Universal Everything's Fluid Bodies exhibition reflects on the moral and social implications of technology. The propositions of Fluid Bodies, which uses technology as a field in which the word ‘techne’ and ‘logos’, ie craft and expression come together, could be read as images from the future—the existing technical potentials can be transformed in real time.
Portrait II is a work of art history. The digital portrait, which takes Rembrandt as a starting point, starts with dark tones, digital brush strokes moving on the screen cause a human face to appear in front of our eyes over the duration of the piece. It is possible to read this work on two layers. The artistic aspect, which Universal Everything also refers to, may be adapted to the present day through a historical reading; art and image production as actions executed by methods and tools invented by individuals. By digitizing an action that is both as subjective and representative as painting, the work actually refers to how image production has changed in the present. On the other hand, portraits of physical objects such as brushes imitated in the digital world indicate that digital methods may have developed in relation to this objecthood. In other words, although the nature of the worlds and actions in which they exist may be different, it is pointed out that things within the visual world of people may be on a linear plane within the transformation of the people who initiate the processes. They point to the fact that human beings, who construct the process of digital painting and finalizes the process of painting, belong to the same realm. A second layer is Portrait II can be interpreted as the changing human perception in the digitized world. Portrait II also points to a situation related to the human image that was built at the same time as the ‘selfie’ shots transforming how people perceive themselves as many people use selfies as data for plastic surgeons. The digital brush, which we see on the screen, can be seen as a representation of our digital existence which we have constructed both visually and textually for ourselves. Each digital tweet, each photo, every digital image is transformed into a subjective, as well as fictional, construct. And the dark background of Portrait II reminds us of the fact that the feeling of being free from this construction is an illusion; the things we share are as artificial as the brushstrokes, and the things that show the existence of our hands.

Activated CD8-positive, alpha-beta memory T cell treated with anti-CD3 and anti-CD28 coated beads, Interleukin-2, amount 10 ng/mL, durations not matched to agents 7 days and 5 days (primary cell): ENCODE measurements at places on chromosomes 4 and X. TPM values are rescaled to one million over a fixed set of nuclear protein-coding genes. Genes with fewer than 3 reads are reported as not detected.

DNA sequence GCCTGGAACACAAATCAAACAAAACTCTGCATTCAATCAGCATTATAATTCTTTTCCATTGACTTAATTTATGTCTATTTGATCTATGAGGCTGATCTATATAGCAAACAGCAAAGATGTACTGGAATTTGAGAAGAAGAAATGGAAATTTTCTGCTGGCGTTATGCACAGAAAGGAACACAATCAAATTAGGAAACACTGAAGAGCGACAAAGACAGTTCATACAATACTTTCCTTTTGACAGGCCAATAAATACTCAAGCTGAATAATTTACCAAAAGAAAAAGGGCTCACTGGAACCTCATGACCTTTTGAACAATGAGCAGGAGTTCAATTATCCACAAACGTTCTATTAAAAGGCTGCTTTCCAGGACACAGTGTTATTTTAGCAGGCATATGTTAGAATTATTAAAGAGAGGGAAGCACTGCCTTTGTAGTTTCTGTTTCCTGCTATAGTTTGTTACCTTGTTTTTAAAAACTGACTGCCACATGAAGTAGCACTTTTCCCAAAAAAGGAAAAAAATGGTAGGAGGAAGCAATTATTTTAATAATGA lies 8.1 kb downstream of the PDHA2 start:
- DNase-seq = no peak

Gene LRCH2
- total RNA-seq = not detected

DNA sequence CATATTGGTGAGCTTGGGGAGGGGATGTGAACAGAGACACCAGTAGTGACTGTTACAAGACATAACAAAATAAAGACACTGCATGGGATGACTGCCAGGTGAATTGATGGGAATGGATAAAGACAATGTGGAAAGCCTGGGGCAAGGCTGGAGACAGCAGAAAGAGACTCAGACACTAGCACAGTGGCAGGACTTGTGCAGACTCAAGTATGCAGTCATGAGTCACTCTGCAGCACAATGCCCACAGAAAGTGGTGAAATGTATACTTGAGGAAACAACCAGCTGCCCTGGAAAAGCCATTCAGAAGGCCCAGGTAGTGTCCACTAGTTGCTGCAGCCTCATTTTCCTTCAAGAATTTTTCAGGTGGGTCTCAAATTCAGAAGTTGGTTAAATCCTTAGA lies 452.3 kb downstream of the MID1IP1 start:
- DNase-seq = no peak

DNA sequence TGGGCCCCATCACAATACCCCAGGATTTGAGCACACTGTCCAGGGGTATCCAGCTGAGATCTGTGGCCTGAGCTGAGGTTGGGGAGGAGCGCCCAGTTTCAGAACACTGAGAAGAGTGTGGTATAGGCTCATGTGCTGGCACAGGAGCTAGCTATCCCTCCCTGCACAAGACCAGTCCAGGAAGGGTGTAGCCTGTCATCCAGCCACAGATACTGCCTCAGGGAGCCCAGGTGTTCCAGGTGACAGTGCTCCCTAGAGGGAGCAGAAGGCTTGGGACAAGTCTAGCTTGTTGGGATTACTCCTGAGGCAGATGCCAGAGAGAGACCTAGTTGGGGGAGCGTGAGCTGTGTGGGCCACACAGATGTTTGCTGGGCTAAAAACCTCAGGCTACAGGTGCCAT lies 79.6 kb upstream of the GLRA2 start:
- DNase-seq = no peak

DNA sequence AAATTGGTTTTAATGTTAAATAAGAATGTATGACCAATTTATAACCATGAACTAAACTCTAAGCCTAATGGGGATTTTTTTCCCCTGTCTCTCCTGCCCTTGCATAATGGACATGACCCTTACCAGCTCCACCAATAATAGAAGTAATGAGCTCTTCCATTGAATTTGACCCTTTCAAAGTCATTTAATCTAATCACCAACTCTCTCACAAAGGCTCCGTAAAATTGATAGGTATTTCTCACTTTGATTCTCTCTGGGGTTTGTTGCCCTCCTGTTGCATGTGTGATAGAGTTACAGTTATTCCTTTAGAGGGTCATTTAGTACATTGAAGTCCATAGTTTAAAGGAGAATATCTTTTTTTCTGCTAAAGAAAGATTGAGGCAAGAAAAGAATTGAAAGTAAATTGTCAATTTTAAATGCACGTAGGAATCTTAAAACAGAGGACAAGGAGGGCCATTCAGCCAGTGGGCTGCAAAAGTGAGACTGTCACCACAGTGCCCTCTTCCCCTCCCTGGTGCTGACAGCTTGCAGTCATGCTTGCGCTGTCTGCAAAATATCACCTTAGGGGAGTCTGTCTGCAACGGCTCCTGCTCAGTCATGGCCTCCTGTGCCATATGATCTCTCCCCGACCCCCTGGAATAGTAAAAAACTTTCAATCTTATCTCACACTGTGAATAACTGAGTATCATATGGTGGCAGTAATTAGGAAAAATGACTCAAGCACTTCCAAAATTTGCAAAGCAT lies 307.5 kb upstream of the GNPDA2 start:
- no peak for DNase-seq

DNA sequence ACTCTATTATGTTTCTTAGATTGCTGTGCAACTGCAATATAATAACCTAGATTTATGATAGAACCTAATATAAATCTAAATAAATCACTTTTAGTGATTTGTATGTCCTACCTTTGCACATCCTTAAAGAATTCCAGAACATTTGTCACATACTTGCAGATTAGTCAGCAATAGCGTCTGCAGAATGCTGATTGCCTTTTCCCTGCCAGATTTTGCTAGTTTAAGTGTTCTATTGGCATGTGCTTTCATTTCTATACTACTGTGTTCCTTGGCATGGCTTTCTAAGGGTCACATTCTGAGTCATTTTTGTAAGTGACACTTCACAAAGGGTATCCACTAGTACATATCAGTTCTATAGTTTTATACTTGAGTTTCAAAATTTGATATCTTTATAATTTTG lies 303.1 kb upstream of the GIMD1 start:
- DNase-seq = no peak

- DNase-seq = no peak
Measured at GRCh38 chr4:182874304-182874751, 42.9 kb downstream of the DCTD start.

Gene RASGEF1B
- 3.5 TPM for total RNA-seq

Universal Everything, Portrait II, 2018